Lead author in the study, Dr. Julianne Holt-Lunstad told Medical News Today that "many nations around the world now suggest we are facing a 'loneliness epidemic.'" She explained that most social situations for adults stem from the workplace, which is why planning for retirement should also include social activities.
That means that after you retire, you need to work harder to create time to socialize.
Churches and senior centers are good places to start for senior-specific activities. If you want to do something that gets you out in the sunshine, your local parks might have special programs. For example, here in Maryland, our state parks offer special "Senior Rangers" programs for anyone 55 and older.
You could also volunteer for local athletic events... doing things like handing out water, helping racers navigate the course, or helping transport supplies. Check out Active.com to search for events in your area.
Whatever you decide to do, use friends to keep you accountable so you don't cancel plans.
2. Exercise your mind.
Continuing to learn, especially as we age, is one of the best ways to keep your brain active and healthy.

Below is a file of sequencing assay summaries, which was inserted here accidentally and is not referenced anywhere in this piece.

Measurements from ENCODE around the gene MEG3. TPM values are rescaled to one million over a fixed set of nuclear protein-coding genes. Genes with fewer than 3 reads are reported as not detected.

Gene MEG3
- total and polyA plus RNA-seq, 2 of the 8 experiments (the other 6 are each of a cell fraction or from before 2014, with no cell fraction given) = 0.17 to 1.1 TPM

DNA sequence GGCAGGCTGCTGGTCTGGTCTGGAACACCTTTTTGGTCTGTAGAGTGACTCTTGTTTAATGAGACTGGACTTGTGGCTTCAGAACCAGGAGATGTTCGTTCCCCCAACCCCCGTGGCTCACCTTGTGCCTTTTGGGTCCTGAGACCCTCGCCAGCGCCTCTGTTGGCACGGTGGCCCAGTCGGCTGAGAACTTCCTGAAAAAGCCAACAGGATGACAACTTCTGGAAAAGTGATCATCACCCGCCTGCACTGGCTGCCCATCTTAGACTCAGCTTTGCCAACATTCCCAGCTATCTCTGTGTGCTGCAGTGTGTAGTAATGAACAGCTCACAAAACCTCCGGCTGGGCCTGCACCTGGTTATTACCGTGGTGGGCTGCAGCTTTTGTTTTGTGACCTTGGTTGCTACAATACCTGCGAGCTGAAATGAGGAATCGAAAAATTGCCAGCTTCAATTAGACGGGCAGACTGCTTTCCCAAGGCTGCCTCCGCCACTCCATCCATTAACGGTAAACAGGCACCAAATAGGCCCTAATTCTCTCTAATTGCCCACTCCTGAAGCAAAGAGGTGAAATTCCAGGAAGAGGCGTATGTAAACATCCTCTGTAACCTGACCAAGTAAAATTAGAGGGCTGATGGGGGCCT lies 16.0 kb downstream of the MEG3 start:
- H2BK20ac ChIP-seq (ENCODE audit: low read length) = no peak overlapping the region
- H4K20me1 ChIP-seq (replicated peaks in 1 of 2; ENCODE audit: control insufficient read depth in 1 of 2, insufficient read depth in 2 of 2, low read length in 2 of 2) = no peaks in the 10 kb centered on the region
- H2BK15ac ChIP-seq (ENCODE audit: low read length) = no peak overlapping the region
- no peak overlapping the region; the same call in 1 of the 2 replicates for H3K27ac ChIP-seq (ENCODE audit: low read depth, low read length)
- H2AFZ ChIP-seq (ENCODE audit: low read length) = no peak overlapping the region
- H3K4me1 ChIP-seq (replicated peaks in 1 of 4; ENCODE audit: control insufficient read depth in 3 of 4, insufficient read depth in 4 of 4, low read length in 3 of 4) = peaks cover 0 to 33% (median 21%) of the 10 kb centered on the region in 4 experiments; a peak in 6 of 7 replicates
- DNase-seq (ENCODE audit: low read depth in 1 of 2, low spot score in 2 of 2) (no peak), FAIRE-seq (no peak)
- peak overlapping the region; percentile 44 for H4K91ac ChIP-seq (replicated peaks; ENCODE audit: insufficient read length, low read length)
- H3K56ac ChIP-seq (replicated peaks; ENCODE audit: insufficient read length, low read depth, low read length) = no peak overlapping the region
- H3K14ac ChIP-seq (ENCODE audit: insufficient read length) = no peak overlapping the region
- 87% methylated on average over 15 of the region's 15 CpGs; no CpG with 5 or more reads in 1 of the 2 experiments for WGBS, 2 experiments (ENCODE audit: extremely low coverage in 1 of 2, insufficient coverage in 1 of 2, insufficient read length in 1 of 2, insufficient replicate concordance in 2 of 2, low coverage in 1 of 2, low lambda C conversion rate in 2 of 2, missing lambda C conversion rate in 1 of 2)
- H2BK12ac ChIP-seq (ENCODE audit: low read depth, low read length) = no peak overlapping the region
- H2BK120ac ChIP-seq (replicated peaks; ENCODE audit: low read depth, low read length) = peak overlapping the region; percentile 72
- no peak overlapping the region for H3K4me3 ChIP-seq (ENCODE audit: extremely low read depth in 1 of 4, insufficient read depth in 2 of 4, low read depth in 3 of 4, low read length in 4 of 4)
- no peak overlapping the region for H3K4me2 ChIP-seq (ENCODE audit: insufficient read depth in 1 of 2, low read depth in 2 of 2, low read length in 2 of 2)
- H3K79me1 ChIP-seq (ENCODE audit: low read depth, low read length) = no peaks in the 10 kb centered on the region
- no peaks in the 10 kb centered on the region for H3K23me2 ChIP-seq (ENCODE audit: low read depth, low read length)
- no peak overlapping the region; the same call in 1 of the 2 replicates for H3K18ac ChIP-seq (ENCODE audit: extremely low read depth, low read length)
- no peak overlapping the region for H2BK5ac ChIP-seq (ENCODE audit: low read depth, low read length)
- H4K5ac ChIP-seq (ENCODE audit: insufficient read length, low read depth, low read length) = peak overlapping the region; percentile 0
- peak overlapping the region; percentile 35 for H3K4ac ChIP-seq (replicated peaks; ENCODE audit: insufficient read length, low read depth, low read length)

This doesn't mean you need to sit in a classroom with young people. Lots of community colleges and universities around the U.S. have classes specifically for seniors. And some colleges – like ones in the California State University system – offer free tuition if you meet certain age and residency requirements.
You can even study on your own – whatever topic interests you. My grandmother does this... She used to be a tax preparer and now stays sharp by reviewing the latest tax law changes as a hobby.
3. Create a routine.
All the lockdowns during the COVID-19 pandemic taught us the importance of having a regular routine... When you don't have to go to work, it's tempting to sleep late, spend the day in your pajamas, and stay up late reading or watching TV. But doing this all the time will quickly ruin your physical and mental health.
As we age, it gets harder to sleep, especially through the night. A lack of sleep leaves you drowsy during the day, without the energy to spend time doing something you enjoy.
We've said before that going to bed and waking up at the same time every day is one of the best ways to improve your quality of sleep. This lets your body know when it's time to sleep and time to wake up.